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A solution to India’s bad loans problem has continued to elude policymakers. While the government will be interested in resolving the issue because the banking sector’s good health is vital for the economy, it is also the majority owner of public sector banks. That puts the direct onus on it to recapitalise banks when their balance sheets totter due to the unbearable weight of bad assets.
Enter the National Asset Reconstruction Company, an entity which will take over a large portion of the stressed debt from banks amounting to Rs 2 lakh crore, pay 15 percent in cash and 85 percent in the form of security receipts. The government is also providing a guarantee of Rs 30,600 crore on the security receipts issued by the bad bank.
If all works well, then bank balance sheets will turn healthier, they can focus on growing their business and their valuations should improve. The government’s bid to sell its stake in some of the banks it owns should also get a leg-up as the new owner will have lesser bad debt to deal with. But as past experience has shown, when the problem is a complex one, executing a solution is not that simple.
In today’s edition, we take a look at how multiple attempts at resolving the bad loan problem have achieved limited success. And, the idea of a national bad bank is not a new one. The global experience on this has been a mixed one. But India can benefit from lessons that have emerged from the experience of other countries which tried setting up a bad bank. Do read.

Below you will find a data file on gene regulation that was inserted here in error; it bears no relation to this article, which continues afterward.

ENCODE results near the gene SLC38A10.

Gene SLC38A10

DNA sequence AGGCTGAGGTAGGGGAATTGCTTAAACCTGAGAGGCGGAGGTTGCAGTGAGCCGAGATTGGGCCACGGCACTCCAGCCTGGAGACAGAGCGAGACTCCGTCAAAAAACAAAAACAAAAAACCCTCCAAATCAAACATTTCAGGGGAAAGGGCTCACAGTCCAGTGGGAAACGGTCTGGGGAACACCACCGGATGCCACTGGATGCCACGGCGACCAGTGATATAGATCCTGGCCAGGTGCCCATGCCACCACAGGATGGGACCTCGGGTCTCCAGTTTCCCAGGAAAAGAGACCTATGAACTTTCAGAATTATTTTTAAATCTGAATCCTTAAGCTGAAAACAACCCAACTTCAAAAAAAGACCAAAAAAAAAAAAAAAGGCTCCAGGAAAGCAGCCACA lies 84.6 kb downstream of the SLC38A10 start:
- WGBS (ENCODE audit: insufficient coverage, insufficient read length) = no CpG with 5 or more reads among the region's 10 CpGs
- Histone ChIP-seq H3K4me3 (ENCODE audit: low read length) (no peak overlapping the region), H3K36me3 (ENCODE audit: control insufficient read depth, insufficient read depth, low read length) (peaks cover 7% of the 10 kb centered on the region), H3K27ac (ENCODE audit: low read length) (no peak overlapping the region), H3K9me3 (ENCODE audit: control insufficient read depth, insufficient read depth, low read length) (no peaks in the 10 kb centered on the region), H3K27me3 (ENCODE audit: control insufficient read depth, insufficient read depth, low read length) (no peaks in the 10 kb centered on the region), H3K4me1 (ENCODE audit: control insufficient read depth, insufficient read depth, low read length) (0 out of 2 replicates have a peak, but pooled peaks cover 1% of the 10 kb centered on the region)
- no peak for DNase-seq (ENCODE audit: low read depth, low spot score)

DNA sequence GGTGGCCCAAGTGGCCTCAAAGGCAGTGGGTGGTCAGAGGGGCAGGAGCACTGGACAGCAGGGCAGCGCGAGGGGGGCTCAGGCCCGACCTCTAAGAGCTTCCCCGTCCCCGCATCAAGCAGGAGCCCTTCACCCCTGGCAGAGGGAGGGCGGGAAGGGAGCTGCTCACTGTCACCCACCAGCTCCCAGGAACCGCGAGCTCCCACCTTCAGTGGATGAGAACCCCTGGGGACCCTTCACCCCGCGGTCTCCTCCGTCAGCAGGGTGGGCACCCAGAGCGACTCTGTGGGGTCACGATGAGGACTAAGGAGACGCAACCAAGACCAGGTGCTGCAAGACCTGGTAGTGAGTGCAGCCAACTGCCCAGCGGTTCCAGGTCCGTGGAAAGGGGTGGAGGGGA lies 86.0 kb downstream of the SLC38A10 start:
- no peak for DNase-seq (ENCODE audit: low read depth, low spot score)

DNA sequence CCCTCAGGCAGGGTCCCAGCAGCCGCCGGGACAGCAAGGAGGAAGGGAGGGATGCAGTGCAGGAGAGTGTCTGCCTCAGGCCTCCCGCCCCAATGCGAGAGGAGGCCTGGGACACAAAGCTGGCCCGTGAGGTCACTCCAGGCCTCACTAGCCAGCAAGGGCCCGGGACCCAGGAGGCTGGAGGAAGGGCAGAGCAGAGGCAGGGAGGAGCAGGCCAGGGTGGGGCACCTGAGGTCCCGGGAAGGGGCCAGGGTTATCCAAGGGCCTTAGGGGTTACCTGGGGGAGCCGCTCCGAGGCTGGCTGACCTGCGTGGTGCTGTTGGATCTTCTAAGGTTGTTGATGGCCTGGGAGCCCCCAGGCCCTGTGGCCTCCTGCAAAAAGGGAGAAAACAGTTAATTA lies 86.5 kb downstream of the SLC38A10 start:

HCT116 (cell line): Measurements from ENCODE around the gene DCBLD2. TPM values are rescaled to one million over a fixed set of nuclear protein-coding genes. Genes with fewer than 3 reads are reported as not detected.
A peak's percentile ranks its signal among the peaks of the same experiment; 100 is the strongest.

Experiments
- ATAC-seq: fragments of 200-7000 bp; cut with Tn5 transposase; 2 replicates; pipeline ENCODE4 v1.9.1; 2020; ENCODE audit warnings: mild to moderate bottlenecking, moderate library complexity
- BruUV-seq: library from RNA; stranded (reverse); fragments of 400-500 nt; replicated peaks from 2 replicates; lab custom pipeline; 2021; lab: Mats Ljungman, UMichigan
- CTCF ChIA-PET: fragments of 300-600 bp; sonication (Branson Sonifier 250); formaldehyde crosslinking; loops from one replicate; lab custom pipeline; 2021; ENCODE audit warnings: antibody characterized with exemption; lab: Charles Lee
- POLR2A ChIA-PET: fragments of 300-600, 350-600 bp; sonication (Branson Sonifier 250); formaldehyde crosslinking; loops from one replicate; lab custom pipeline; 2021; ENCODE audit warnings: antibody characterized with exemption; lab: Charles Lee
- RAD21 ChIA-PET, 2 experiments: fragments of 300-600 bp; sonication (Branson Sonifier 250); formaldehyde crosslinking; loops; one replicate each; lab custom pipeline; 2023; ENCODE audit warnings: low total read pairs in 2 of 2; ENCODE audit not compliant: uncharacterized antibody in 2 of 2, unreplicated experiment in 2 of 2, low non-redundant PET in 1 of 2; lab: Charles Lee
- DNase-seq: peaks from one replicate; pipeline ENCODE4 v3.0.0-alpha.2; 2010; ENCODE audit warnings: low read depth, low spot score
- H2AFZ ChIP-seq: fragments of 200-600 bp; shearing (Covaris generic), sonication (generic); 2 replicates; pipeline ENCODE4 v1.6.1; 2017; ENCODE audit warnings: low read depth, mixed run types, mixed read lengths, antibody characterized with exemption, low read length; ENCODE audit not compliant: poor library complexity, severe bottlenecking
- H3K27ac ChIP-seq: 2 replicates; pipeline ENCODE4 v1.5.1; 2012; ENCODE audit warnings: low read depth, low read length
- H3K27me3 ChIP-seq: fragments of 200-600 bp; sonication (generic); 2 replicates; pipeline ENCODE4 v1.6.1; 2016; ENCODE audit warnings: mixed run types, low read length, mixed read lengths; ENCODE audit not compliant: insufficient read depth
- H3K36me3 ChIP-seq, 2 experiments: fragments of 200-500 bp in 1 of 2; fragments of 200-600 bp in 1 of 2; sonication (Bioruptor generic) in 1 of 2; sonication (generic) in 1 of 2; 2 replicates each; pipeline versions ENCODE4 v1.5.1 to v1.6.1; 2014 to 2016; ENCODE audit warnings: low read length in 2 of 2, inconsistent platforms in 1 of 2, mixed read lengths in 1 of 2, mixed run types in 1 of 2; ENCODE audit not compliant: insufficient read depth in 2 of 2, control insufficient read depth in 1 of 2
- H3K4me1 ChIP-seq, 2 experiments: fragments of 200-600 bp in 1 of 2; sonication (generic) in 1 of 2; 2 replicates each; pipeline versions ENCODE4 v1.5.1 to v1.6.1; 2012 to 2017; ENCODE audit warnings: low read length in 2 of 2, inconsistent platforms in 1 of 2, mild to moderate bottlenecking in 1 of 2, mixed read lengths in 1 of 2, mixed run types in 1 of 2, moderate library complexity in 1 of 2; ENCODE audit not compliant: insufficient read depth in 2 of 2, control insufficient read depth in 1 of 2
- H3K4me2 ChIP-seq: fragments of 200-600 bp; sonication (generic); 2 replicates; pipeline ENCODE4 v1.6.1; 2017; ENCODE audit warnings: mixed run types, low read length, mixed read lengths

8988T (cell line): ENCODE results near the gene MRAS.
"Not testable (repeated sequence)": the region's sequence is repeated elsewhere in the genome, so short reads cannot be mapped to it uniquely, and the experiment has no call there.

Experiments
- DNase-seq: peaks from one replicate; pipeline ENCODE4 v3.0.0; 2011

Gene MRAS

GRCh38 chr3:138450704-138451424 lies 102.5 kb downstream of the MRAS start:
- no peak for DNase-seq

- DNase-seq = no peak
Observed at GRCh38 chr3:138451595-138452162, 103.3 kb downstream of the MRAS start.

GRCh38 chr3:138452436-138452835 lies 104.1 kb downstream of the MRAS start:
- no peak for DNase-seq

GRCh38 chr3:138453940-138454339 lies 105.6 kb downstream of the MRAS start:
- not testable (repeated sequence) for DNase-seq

In another insightful article on the subject, we look at the implications of setting up of the NARCL for the banking sector, how it will work, which banks will benefit, how can the government benefit and given the dim experience of existing ARCs in resolving the NPA problem, why should one more make a difference and what is required for that to happen? Don’t miss it.
After reading both articles, cautious optimism is what one is left with, on the future of the NARCL and its ability to resolve a problem that has eluded a comprehensive solution till now.
Here are investing insights from our research team:
What else are we reading today?
Unpublished ECB inflation estimate raises prospect of earlier rate rise (republished from the FT)
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